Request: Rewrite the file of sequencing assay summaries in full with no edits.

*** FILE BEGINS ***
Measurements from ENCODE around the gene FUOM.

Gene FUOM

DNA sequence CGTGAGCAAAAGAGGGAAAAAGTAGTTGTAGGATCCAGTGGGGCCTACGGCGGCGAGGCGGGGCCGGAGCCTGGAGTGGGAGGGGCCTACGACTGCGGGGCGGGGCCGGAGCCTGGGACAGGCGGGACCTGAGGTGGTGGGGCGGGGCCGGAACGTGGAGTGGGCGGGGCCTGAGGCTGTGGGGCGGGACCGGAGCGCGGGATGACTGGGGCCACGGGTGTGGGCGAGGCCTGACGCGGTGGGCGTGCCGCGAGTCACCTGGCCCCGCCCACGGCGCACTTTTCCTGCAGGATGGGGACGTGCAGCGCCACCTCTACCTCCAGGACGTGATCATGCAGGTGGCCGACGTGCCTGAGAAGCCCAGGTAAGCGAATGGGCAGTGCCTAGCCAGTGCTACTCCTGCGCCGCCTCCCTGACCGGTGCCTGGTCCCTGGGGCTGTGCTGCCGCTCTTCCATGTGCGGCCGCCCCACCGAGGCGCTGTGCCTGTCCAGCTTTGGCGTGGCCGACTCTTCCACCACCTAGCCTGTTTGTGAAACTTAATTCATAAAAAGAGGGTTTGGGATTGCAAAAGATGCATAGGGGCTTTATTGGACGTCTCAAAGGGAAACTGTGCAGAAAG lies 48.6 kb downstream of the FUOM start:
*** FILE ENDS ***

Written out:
Measurements from ENCODE around the gene FUOM.

Gene FUOM

DNA sequence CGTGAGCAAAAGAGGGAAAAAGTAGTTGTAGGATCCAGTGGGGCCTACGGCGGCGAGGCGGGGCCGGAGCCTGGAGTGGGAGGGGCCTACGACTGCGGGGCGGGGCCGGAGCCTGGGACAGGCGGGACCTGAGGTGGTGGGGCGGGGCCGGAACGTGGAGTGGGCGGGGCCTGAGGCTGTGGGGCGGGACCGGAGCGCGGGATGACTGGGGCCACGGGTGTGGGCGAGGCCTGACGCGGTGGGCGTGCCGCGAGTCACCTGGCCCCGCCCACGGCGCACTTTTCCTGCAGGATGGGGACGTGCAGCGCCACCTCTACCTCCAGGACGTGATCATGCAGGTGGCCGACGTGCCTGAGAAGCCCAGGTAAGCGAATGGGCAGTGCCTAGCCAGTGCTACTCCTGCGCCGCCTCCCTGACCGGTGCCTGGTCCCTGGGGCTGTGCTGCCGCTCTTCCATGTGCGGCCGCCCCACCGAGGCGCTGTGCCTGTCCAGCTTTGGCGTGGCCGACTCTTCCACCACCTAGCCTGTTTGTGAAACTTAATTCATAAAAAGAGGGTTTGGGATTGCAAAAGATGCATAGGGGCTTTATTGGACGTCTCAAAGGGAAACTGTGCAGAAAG lies 48.6 kb downstream of the FUOM start: